Chilliwack, anyone? Anyone?
For my money, the correct answer is Brazil's Os Mutantes, whose A Minha Menina (My Girl in Portugese) is a joyous blast of samba psychedelia that's pretty much guaranteed to put a smile on your face.
Even if you don't know a word of Portugese, you might assume from the spirit of the record that the song is about the first flush of love ... and you'd be right.
A little background: Os Mutantes were Rita Lee, Arnaldo Baptista and his younger brother Sergio Baptista, who released their self-titled debut album in June 1968. Rita and Arnaldo were just 20 years old, Sergio 19, yet they were among a group of musicians, visual artists and poets who helped found and define Tropicalia, Brazil's revolutionary arts movement.
The liner notes of Everything Is Possible!, an Os Mutantes compilation, describe the movement this way:
With hefty doses of criticism, lots of humour, iconoclastic ideas and a sprinkling of rock music, Tropicalia was out to question not only the music being made in the country at the time but Brazilian culture as a whole.
Tropicalia artists didn't seek to destroy the Brazilian identity but combine that identity with what was happening around the world.
A Minha Menina, the second track on the band's debut, is a prime example of this multicultural approach. The rhythms are unmistakably Brazilian but there's also a touch of San Francisco here, with the garage-rock, fuzztone guitar licks that run through the song.
Alas, by 1969, Tropicalia was all over, as Brazil's military government cracked down on the movement's intellectuals and political activists. Musicians Caetano Veloso and Gilberto Gil, considered leaders of the movement, were jailed for about a month and, upon release, were exiled to London, England. But the government couldn't exile ideas and Tropicalia planted the seeds from which many agree modern Brazilian music sprouted, while the sounds from this period has been hugely influential on the likes of David Byrne, Beck and Stereolab. Veloso has long resumed his career while Gil is now the country's Minister of Culture.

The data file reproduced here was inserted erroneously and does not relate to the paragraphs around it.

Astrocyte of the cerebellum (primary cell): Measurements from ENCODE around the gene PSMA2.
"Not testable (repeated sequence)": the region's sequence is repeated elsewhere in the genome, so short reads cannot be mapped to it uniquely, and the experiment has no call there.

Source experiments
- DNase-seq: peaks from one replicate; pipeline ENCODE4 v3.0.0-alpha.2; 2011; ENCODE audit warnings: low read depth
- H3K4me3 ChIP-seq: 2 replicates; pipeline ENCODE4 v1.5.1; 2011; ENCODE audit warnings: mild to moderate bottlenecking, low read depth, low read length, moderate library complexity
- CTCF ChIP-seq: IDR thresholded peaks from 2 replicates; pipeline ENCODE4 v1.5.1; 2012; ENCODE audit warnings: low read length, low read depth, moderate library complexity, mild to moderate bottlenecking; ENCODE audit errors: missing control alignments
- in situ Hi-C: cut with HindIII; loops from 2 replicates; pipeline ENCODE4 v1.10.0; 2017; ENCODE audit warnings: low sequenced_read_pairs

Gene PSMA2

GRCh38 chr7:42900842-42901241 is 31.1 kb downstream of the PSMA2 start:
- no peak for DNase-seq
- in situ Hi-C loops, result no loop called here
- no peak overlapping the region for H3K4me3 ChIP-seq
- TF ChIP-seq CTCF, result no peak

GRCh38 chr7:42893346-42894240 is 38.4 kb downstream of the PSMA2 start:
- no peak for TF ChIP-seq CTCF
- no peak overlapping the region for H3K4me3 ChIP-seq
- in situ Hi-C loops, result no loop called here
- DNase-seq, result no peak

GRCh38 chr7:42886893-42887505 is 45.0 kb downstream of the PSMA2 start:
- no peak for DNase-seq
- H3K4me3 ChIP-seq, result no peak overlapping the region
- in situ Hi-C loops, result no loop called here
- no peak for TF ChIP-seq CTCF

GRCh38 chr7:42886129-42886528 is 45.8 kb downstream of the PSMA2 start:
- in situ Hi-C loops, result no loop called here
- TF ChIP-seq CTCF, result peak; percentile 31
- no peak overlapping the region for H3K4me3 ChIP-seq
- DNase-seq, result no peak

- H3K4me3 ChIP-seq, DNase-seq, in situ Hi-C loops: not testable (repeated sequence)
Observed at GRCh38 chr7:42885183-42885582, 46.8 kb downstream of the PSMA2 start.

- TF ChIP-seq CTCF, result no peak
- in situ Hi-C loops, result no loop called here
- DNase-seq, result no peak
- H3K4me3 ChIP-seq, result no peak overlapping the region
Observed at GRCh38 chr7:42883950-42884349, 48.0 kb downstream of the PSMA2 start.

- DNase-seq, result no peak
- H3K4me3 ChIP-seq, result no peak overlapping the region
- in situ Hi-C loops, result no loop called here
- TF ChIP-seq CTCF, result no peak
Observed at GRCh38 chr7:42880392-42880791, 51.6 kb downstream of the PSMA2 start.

As for Os Mutantes, the lineup of Lee, Baptista and Baptista carried on until 1972, when Lee left. The brothers stumbled along for another six years but their best days were behind them.
Arnaldo and Sergio, minus Lee, dusted off the Os Mutantes name for some 2006 shows, although many critics agreed, with only two-thirds of the original membership present, this was hardly a true reunion.
Remember Os Mutantes this way -- young, fearless, joyous -- sounding like the future is theirs and everything is possible.
A Minha Menina (link expired)
Buy it here or here